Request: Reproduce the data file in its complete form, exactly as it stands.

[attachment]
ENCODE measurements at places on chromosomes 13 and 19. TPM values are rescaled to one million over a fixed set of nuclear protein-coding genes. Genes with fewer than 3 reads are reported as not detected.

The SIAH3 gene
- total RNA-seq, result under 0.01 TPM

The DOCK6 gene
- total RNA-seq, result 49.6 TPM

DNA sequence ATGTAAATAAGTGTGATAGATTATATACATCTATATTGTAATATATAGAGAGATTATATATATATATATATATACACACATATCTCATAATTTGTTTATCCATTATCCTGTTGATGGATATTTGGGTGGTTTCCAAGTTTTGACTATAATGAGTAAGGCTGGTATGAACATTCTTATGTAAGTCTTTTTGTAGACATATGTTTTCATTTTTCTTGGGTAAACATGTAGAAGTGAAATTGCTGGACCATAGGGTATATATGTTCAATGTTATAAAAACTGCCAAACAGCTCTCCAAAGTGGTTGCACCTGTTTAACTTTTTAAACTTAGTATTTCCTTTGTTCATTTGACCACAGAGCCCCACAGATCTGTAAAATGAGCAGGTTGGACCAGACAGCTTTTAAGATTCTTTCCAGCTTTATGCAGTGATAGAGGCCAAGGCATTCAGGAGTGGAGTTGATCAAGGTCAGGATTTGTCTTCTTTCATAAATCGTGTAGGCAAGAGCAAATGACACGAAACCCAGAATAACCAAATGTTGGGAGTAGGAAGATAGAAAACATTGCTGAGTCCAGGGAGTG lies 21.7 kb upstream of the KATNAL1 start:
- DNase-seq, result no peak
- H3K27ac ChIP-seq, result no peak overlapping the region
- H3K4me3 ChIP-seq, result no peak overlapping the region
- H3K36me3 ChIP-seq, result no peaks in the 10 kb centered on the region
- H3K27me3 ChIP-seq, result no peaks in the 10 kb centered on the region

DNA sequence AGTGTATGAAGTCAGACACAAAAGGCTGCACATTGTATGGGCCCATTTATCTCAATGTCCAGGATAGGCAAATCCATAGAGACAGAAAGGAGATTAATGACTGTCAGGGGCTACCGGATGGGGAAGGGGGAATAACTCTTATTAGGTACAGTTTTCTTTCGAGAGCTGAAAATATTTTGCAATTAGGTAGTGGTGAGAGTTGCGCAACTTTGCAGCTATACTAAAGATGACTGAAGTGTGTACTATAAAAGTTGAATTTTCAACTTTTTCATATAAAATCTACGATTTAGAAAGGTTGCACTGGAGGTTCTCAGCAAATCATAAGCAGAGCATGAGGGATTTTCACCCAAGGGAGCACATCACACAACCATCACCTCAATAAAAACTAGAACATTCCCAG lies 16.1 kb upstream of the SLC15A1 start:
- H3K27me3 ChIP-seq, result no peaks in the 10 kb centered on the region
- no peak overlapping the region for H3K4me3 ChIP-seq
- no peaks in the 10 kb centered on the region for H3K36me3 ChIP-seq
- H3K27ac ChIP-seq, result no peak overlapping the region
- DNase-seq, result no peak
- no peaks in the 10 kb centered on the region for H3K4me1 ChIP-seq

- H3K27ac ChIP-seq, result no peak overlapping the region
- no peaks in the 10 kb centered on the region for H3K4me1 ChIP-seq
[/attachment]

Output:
ENCODE measurements at places on chromosomes 13 and 19. TPM values are rescaled to one million over a fixed set of nuclear protein-coding genes. Genes with fewer than 3 reads are reported as not detected.

The SIAH3 gene
- total RNA-seq, result under 0.01 TPM

The DOCK6 gene
- total RNA-seq, result 49.6 TPM

DNA sequence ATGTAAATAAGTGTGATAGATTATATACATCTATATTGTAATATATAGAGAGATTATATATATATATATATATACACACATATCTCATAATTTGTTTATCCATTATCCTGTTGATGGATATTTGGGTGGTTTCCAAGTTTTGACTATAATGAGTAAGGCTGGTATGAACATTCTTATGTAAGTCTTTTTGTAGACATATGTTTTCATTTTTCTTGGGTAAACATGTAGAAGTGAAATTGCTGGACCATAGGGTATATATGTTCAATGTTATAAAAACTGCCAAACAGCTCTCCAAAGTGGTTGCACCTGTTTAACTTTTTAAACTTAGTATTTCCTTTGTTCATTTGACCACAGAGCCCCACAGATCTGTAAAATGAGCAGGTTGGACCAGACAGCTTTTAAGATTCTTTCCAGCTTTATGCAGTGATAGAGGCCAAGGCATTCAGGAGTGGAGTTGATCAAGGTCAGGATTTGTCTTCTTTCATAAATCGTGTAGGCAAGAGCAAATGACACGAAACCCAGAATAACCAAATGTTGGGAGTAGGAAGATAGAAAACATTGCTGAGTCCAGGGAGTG lies 21.7 kb upstream of the KATNAL1 start:
- DNase-seq, result no peak
- H3K27ac ChIP-seq, result no peak overlapping the region
- H3K4me3 ChIP-seq, result no peak overlapping the region
- H3K36me3 ChIP-seq, result no peaks in the 10 kb centered on the region
- H3K27me3 ChIP-seq, result no peaks in the 10 kb centered on the region

DNA sequence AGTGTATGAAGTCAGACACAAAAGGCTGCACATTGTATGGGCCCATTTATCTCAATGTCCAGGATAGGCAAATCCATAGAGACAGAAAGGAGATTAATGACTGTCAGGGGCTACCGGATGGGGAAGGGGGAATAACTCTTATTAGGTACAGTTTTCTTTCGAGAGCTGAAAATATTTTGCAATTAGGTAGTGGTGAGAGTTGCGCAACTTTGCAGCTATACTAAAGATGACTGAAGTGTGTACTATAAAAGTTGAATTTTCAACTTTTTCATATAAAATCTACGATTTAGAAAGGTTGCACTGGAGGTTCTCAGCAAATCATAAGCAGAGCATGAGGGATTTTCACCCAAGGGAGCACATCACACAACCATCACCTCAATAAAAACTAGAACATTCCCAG lies 16.1 kb upstream of the SLC15A1 start:
- H3K27me3 ChIP-seq, result no peaks in the 10 kb centered on the region
- no peak overlapping the region for H3K4me3 ChIP-seq
- no peaks in the 10 kb centered on the region for H3K36me3 ChIP-seq
- H3K27ac ChIP-seq, result no peak overlapping the region
- DNase-seq, result no peak
- no peaks in the 10 kb centered on the region for H3K4me1 ChIP-seq

- H3K27ac ChIP-seq, result no peak overlapping the region
- no peaks in the 10 kb centered on the region for H3K4me1 ChIP-seq